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Good morning. Here’s what you need to know:
- Markets sold off in overnight trading in Asia, with Japan’s Nikkei down nearly 2 per cent. European shares also traded lower and U.S. futures point to a negative open.
- The Bank of England voted 8 to 1 to keep its bond-purchase target unchanged at £325 billion, with a lone dissenter hoping to boost easing by £25 billion. The committee voted 9 to 0 to keep interest rates unchanged at 0.5 per cent.
- Germany set record low yields at a two-year bond sale. The country sold some €4.56 billion zero-coupon notes at a yield of 0.07 per cent. Demand remained healthy at 1.7 times the offering, similar to earlier auctions this year. This is why Germany has no interest in fixing the eurozone.
- Italian consumer confidence fell to its lowest level since 1996 this May—registering at 86.5. That was below market expectations for a slight rise to 89.5.
- Morgan Stanley was subpoenaed by the Massachusetts Secretary of Commonwealth over the way it handled analyst disclosure during the Facebook roadshow. Here’s a 60 second guide to Facebook’s IPO fizzle >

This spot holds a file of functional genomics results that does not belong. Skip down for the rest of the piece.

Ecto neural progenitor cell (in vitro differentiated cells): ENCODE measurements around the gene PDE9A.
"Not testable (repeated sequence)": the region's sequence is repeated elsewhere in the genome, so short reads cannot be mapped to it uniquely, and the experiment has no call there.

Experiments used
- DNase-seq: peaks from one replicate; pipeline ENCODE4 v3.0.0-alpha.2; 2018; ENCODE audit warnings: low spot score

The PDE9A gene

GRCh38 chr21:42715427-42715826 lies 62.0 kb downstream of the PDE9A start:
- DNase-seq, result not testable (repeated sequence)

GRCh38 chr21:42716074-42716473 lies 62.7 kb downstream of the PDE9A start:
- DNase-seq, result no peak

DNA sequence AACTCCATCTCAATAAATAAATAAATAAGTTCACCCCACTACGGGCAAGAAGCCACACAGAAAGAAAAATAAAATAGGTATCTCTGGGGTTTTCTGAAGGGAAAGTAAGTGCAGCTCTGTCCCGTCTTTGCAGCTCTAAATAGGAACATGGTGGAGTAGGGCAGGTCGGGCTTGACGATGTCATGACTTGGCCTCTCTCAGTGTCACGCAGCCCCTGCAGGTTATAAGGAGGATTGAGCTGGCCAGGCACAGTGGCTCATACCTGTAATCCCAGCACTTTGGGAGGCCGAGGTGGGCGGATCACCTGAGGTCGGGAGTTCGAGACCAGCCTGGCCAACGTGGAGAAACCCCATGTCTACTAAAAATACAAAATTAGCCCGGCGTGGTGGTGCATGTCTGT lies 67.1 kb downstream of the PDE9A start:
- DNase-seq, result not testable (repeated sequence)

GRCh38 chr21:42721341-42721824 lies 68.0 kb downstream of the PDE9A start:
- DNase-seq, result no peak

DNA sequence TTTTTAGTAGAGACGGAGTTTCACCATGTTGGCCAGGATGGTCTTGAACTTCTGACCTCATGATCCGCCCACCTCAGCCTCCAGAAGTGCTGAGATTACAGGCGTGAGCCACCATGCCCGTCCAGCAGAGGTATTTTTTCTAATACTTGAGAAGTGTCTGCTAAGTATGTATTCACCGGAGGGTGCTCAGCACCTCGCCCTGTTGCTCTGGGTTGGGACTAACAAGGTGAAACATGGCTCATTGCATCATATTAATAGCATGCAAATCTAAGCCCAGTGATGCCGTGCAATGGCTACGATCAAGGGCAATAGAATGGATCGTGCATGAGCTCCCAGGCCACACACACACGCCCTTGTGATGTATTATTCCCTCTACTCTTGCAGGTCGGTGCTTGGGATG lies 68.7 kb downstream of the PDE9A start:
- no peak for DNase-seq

- Mazda and Fiat will jointly develop a new sports car to be manufactured in Hiroshima, the first venture between the two automakers. The news comes as Mazda has scaled back its ties to Ford.
- Dell shares sold off in after-hour trading yesterday after the company missed on both the top and bottom lines, reporting EPS of $0.43 on revenue of $14.42 billion. Dell saw sales decline in its computer, software, and mobile segments.
- New home sales in the U.S. blew past expectations, increasing 3.3 per cent to an annualized pace of 343,000 units. Separately, house prices increased 1.8 per cent against expectations for a 0.3 per cent gain.
- Pandora and Hewlett-Packard will report quarterly results after the closing bell today. Wall Street expects the streaming music service to lose $0.17 per share, with HP projected to post earnings of $0.91 per share. These are the 21 most controversial stocks in the world >
- President Barack Obama suffered humiliating close calls in two Democratic primaries last night—although still winning contests in Kentucky and Arkansas. More than 40 per cent of the vote in Kentucky went to “Uncommitted,” while challenger John Wolfe took a share in Arkansas.